Why Study Extinct Animals? Two Paleontologists Explain Their "Sexy Medium"
Inside a climate-controlled room on an upper level of the Natural History Museum of Los Angeles, doctors Michael Habib and Nathan Smith are showing off a Nyctosaurus. It's not a complete skeleton — the head and neck are missing — but there's enough here to indicate what it is, and enough to spark the onlooker's imagination and curiosity. Its short, hind legs are fossilized mid-plié. I half-expect the bones to pop out of the sediment like the Looney Tunes frog, ready to sing "Hello, My Baby" with a tip of a top hat from its headless body.
If the remains of this creature came with a head, it would be a large one. The researchers know this because they've seen the feature on other similar specimens. There aren't many Nyctosaurus remains in decent shape. In fact, there are four: one in a private collection, one at Chicago's Field Museum, another at Pittsburgh's Carnegie Museum of Natural History and the one that's currently stored away from public view in Los Angeles' NHM.
Habib, an assistant professor at USC's Keck School of Medicine and a research associate at NHM's Dinosaur Institute, unleashes a bounty of information about the Nyctosaurus in dense, rapidly spoken paragraphs. The reason why there are so few known specimens of this creature, he explains, is likely because Nyctosaurus, with long, narrow membrane wings made for soaring, lived far out over the ocean. "When was the last time you were driving down the freeway around L.A. and saw an albatross?" he asks rhetorically.
Nyctosaurus is a pterosaur, one of Habib's areas of expertise. Those limber hind legs are one of the indications of this. So is the creature's incredibly long finger. A pterosaur isn't a dinosaur; the two are related, but they aren't the same thing. The former is the subject of the Natural History Museum's current exhibition, which opened July 3 and runs through early October. "Pterosaurs: Flight in the Age of Dinosaurs" is a traveling show that launched at the American Museum of Natural History in New York. Habib was the lead consultant for the exhibition. Smith, who joined the NHM staff as associate curator at the Dinosaur Institute last September, has been working on preparing the museum for the exhibition.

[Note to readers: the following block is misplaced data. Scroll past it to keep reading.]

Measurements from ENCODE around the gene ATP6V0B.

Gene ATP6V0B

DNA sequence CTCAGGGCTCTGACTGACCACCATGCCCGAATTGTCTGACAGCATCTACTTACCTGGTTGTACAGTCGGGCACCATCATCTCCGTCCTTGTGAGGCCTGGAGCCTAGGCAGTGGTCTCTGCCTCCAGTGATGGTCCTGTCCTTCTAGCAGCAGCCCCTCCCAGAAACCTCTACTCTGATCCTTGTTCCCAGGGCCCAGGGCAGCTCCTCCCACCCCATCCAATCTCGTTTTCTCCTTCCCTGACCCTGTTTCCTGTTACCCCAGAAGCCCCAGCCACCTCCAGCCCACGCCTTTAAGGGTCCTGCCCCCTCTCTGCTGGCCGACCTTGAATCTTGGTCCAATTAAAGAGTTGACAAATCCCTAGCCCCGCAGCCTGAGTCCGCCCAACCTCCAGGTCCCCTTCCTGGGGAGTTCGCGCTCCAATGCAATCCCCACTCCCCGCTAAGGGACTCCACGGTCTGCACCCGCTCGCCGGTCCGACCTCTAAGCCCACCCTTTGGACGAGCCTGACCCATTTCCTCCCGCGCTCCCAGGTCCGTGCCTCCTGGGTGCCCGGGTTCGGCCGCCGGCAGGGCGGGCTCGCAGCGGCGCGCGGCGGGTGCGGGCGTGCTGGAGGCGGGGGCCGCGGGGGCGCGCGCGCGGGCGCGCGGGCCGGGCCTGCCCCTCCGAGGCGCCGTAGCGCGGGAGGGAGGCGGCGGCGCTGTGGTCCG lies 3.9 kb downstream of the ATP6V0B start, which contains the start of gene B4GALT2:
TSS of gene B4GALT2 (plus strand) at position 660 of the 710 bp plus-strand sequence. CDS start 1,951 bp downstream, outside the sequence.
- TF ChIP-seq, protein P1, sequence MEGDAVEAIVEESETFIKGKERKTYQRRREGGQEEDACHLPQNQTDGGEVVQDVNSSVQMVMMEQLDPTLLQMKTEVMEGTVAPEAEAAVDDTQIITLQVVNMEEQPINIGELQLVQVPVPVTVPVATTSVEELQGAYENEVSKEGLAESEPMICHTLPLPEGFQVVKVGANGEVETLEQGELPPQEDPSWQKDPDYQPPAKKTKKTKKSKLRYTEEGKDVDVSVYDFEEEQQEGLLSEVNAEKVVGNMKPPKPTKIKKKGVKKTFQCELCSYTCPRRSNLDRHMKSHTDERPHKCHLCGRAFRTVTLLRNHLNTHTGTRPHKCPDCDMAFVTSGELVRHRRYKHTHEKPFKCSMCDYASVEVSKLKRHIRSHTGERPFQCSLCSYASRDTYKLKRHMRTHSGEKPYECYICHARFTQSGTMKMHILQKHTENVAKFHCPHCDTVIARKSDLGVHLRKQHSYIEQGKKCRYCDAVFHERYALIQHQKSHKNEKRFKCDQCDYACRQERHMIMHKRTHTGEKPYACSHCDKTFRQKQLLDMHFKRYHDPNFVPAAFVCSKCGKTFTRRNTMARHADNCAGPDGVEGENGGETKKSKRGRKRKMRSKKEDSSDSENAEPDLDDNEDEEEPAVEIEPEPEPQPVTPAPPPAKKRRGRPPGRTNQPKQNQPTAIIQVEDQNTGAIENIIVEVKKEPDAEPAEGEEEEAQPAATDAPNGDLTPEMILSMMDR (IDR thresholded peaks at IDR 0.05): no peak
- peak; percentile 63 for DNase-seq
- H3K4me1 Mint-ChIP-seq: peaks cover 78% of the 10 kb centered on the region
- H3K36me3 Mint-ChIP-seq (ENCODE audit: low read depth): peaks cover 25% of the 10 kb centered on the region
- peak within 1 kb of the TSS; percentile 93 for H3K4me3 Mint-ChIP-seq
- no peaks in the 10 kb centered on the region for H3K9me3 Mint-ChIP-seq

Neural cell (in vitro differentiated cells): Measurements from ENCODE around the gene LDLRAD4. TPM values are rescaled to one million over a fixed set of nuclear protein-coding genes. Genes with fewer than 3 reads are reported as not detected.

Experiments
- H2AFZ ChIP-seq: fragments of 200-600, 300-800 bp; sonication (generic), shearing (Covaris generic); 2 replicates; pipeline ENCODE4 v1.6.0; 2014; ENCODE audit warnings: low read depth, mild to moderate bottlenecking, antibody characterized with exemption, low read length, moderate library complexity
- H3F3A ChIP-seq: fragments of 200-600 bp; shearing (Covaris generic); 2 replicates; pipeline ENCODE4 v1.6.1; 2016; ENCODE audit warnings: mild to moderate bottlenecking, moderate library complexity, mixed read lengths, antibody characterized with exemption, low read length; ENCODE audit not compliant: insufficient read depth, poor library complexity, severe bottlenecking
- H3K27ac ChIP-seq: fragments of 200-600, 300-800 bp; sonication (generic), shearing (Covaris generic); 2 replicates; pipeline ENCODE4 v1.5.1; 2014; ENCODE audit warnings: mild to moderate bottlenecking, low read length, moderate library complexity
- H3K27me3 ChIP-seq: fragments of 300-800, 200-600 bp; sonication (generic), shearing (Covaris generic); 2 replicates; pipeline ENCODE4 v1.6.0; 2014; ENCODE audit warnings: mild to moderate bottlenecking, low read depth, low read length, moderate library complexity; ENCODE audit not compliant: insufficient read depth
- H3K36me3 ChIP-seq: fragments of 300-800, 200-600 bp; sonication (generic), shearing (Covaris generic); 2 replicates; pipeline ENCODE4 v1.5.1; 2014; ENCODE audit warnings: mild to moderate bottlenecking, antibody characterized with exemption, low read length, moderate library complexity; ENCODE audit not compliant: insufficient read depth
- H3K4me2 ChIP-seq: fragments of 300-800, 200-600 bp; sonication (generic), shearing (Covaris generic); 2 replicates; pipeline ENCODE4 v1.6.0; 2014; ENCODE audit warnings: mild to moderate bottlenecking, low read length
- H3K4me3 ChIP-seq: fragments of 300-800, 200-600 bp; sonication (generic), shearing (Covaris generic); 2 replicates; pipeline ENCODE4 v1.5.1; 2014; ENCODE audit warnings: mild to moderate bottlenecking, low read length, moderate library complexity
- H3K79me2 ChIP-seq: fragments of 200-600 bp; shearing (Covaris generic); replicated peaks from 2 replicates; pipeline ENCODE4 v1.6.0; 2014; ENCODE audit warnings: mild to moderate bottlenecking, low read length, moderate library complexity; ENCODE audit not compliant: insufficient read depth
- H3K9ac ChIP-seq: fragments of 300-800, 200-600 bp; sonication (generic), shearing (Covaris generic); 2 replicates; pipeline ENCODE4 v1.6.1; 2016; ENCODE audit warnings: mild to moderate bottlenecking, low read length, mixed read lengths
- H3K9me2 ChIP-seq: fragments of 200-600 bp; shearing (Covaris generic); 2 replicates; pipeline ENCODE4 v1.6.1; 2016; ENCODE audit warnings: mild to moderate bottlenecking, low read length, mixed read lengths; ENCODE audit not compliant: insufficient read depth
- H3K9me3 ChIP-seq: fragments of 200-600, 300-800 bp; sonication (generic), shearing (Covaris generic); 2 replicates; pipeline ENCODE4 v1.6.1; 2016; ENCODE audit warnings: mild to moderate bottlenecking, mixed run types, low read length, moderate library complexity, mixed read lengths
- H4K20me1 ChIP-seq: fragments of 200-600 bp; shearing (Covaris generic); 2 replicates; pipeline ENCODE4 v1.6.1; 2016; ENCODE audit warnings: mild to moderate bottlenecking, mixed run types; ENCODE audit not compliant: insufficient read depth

"A lot of people commonly assume that pterosaurs are just flying dinosaurs, when in fact they aren't," Smith says. "This kind of indoctrination starts when we're really young and we get our little box of toy dinosaurs. There's almost always a pterosaur thrown in there and almost always a sail-back Dimetrodon, which is a mammal-like reptile that is more closely related to us than it is to dinosaurs or pterosaurs."
It's probably not unusual that Habib's and Smith's own interest in prehistoric animals began when they were children. Smith grew up near Chicago and would visit the Field Museum on weekends, where he would ask lots of questions and attempt to "stump" those who may have had answers. Habib grew up fairly close to Washington, D.C. — "technically closer to Baltimore," he specifies — and would make trips to the National Museum of Natural History, where the dinosaurs piqued his curiosity. "I would enthusiastically corner any of the volunteers or staff I could," he recalls.
Both returned to the subject while studying evolutionary biology in college and, ultimately, became vertebrate paleontologists. Despite those similarities, their work is quite different. Smith studies really old dinosaurs. He's involved in a dig at Ghost Ranch in New Mexico where the dinosaurs they find date back about 212 million years. Habib is interested in creatures that are less old. He is involved in field work on another site in New Mexico where the finds range in age from about 68 million to 73 million years. They work in a field where terms like old and young are relative.